Supplement Feature - September 2011
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Take It Inside

Cost, Maintenance, Performance Are Top Issues in Sports, Fitness Flooring

By Deborah L. Vence

Turf Options

In terms of synthetic indoor turf, there are three options:

  • Needle punch turf (looks like a scouring pad— just a bunch of looped carpet that has no direction to it)
  • A turf product that looks like indoor/outdoor carpeting.
  • Infilled turf (looks like shag carpet with rubber filling in the voids.

"Needle punch turf is a product that is used for low-impact sports, such as lawn bowls, or for very young athletes who do not require a cushioned surface," said Doug Wournell, Architect AAA, MAIBC, vice president, Recreation and Sport Architecture Studio, in the Vancouver office of Cannon Design.

"It can be placed over a cushioned surface for adults, but the surface is not generally considered suitable for fast action sports," he said. "It has a unique quality in that since it is so lightweight it can be rolled up and stored so that the surface underneath (concrete or hardwood) can be used for other activities (i.e., a car show). A changeover for a small gymnasium might take only four hours, including cleaning, and maybe three laborers."

A second option, which many people mistakenly refer to as AstroTurf (actually a trade name for a proprietary infilled synthetic turf system), is a short pile (1/2-inch) carpet that once was the mainstay of professional sports.

"It generally comes with an integral cushioning pad. It is a fast surface that is suitable for most sports, although soccer and football prefer the infilled product. Field lacrosse and particularly field hockey are two sports which prefer this surface," he said. "Its main drawback is that it is very abrasive and falling on this surface can produce nasty 'rug burns.'"

And, while it can be removed and put down again, "It is a long process (a day) that usually takes a special machine and many laborers," Wournell said. "Thus, once it is in place it is generally left in place, and this makes the facility less adaptable. It becomes an excellent facility for indoor field sports, though. The facility can be made more adaptable by having portable plastic plates that can be laid over the turf to provide a firm flat surface for other uses (this takes a day to install or remove)."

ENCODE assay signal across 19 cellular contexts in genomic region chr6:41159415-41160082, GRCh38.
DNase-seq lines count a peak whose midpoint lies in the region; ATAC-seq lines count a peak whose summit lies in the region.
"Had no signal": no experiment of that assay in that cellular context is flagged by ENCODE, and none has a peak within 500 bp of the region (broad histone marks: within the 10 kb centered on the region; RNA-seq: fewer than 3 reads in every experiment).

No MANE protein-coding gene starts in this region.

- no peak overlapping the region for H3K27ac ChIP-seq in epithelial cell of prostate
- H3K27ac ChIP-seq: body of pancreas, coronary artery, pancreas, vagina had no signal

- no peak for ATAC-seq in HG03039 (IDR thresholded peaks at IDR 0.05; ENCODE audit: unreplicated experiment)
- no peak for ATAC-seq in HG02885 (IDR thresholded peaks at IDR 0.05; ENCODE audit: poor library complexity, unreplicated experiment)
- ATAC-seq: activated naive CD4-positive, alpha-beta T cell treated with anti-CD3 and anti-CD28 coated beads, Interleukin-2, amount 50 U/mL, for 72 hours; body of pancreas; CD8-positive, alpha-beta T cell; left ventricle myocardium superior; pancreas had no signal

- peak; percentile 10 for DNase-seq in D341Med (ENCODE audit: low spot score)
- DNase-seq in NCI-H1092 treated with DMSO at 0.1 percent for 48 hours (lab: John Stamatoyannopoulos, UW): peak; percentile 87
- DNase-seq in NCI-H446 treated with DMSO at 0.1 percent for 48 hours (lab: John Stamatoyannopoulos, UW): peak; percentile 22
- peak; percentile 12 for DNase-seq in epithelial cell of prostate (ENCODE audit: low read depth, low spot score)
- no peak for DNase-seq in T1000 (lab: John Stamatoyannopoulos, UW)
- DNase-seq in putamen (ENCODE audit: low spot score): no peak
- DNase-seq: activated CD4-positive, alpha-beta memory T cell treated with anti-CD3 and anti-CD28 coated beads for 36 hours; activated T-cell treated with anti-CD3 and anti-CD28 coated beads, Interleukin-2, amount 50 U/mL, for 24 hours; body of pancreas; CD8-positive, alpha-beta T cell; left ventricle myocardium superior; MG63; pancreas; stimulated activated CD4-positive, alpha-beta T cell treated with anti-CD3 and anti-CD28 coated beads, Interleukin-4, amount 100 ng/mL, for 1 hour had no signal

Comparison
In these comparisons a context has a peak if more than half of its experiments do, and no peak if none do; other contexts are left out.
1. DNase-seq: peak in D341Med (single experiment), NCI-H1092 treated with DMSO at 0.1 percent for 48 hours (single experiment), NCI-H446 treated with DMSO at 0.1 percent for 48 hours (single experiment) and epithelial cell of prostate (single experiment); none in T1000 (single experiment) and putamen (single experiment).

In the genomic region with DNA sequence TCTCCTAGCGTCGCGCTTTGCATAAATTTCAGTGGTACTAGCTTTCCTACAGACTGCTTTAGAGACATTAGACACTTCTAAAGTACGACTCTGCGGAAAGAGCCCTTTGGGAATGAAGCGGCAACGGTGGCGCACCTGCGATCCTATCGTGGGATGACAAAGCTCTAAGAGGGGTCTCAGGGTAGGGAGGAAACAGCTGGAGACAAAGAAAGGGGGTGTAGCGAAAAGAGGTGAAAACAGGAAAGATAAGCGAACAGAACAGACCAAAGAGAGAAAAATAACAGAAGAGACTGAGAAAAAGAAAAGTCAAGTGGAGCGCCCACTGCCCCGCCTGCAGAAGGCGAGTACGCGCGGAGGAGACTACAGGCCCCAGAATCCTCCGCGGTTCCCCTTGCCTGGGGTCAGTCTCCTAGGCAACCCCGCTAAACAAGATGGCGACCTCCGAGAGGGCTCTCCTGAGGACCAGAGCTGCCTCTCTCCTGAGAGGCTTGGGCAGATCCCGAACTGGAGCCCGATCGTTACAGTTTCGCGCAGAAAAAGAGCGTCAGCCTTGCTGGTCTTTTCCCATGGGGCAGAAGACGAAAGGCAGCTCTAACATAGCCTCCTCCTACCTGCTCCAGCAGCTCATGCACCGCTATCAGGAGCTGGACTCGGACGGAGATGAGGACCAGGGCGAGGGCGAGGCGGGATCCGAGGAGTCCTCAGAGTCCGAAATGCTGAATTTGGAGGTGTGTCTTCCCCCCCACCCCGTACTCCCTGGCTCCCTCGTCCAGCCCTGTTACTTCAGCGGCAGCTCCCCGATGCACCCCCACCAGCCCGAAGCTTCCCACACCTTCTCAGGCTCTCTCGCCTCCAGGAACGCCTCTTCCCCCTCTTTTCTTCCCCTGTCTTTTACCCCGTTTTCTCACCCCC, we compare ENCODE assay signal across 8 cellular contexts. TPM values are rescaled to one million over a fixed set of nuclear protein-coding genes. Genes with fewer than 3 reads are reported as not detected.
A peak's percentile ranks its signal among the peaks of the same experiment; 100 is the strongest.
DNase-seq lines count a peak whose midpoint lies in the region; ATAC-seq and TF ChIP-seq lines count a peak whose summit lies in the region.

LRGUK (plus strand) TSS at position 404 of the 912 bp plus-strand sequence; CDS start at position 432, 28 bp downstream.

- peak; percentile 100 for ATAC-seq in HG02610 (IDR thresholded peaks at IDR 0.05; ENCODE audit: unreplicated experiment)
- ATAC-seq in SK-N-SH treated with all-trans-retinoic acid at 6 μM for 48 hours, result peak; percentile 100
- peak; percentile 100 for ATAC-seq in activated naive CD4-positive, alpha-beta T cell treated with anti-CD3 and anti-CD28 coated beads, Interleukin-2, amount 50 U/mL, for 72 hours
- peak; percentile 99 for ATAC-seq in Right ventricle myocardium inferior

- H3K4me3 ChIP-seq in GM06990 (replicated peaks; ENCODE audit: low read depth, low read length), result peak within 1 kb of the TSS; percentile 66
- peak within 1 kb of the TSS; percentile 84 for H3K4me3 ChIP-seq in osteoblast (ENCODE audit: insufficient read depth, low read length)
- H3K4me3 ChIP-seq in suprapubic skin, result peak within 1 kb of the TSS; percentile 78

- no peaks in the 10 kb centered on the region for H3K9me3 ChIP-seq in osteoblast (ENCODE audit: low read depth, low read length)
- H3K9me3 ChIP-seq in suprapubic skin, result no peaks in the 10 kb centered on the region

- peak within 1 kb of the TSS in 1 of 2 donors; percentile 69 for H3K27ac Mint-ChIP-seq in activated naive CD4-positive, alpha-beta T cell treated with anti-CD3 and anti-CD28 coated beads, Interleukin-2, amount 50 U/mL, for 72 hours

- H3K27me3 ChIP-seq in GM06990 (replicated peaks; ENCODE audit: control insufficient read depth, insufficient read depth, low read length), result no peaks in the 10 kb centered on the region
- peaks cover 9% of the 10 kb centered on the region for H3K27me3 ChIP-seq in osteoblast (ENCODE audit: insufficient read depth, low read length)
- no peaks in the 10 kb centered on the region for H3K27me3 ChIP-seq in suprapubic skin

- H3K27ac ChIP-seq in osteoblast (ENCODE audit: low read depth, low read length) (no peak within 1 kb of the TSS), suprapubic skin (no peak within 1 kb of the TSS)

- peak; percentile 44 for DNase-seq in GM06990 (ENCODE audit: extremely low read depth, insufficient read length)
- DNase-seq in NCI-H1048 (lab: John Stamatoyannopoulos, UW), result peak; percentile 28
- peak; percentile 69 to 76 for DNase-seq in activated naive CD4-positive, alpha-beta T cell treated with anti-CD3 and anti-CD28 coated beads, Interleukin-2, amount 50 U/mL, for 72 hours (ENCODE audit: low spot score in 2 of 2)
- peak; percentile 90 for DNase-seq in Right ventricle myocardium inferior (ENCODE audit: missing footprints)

Wournell said that infilled turf is the state-of-the-art synthetic surface that is common on most sport fields whether they are indoors or outdoors.

"It is the preferred surface of the major sports of football and soccer. The surface looks and plays like a real grass surface. However, it is not a portable surface and, thus, once installed the facility really becomes focused as an indoor field. To make the surface more adaptable requires expensive machinery and a large amount of labor," he said.

"It is easier to cover the surface with the noted plastic plates if adaptability is required. One of the drawbacks of this surface is that the infill migrates out of the surface with the players' shoes and into the rest of the facility," Wournell added. "This creates more cleaning maintenance for the facility operators. However, the users very often demand this product. And so to use any other synthetic turf product indoors would require a program that weighs the specifics of the other two products over that of the infilled product."

Parisi, of Williams Architects, added that choosing indoor turf requires thought and consideration of the application.

"If you did indoor turf for a fieldhouse, indoor softball or soccer, it looks like fake grass. I've seen installation of it where it simulates an outdoor environment," Parisi said.

He noted that some sports facilities, football, soccer and softball fields have used the same indoor turf material as the type used on outdoor fields.

"The turf has rubber pellets in them. It looks like it has grass strands, but they are synthetic. It has rubber so when you run on it, you feel like you are running on grass," he said.